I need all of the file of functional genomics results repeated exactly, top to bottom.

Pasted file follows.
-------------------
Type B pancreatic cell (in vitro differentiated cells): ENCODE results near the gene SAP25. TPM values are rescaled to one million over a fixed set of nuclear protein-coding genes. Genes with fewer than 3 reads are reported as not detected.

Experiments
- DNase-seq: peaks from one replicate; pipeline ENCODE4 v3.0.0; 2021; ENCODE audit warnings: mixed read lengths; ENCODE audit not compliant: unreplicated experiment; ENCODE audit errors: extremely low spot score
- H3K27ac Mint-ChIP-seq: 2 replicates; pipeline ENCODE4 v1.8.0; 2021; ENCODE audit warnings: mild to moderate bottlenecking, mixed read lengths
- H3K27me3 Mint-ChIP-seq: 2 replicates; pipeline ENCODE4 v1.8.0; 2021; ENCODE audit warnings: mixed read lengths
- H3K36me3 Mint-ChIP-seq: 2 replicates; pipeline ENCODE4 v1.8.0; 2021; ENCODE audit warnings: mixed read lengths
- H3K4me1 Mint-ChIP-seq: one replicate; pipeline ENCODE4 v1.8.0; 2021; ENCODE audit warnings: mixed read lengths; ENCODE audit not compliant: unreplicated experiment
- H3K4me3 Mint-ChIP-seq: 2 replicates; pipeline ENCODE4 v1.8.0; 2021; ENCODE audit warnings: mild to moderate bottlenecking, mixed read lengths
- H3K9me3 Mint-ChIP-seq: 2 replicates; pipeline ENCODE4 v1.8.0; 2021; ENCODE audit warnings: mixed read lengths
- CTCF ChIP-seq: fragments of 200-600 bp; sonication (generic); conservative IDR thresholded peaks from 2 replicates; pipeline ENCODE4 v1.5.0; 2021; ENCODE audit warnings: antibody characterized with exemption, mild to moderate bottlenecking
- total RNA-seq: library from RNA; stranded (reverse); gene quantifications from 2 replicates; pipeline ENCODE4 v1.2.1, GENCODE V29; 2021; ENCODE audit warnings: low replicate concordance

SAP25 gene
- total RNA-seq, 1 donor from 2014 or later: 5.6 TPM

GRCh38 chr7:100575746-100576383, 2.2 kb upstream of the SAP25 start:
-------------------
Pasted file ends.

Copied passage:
Type B pancreatic cell (in vitro differentiated cells): ENCODE results near the gene SAP25. TPM values are rescaled to one million over a fixed set of nuclear protein-coding genes. Genes with fewer than 3 reads are reported as not detected.

Experiments
- DNase-seq: peaks from one replicate; pipeline ENCODE4 v3.0.0; 2021; ENCODE audit warnings: mixed read lengths; ENCODE audit not compliant: unreplicated experiment; ENCODE audit errors: extremely low spot score
- H3K27ac Mint-ChIP-seq: 2 replicates; pipeline ENCODE4 v1.8.0; 2021; ENCODE audit warnings: mild to moderate bottlenecking, mixed read lengths
- H3K27me3 Mint-ChIP-seq: 2 replicates; pipeline ENCODE4 v1.8.0; 2021; ENCODE audit warnings: mixed read lengths
- H3K36me3 Mint-ChIP-seq: 2 replicates; pipeline ENCODE4 v1.8.0; 2021; ENCODE audit warnings: mixed read lengths
- H3K4me1 Mint-ChIP-seq: one replicate; pipeline ENCODE4 v1.8.0; 2021; ENCODE audit warnings: mixed read lengths; ENCODE audit not compliant: unreplicated experiment
- H3K4me3 Mint-ChIP-seq: 2 replicates; pipeline ENCODE4 v1.8.0; 2021; ENCODE audit warnings: mild to moderate bottlenecking, mixed read lengths
- H3K9me3 Mint-ChIP-seq: 2 replicates; pipeline ENCODE4 v1.8.0; 2021; ENCODE audit warnings: mixed read lengths
- CTCF ChIP-seq: fragments of 200-600 bp; sonication (generic); conservative IDR thresholded peaks from 2 replicates; pipeline ENCODE4 v1.5.0; 2021; ENCODE audit warnings: antibody characterized with exemption, mild to moderate bottlenecking
- total RNA-seq: library from RNA; stranded (reverse); gene quantifications from 2 replicates; pipeline ENCODE4 v1.2.1, GENCODE V29; 2021; ENCODE audit warnings: low replicate concordance

SAP25 gene
- total RNA-seq, 1 donor from 2014 or later: 5.6 TPM

GRCh38 chr7:100575746-100576383, 2.2 kb upstream of the SAP25 start: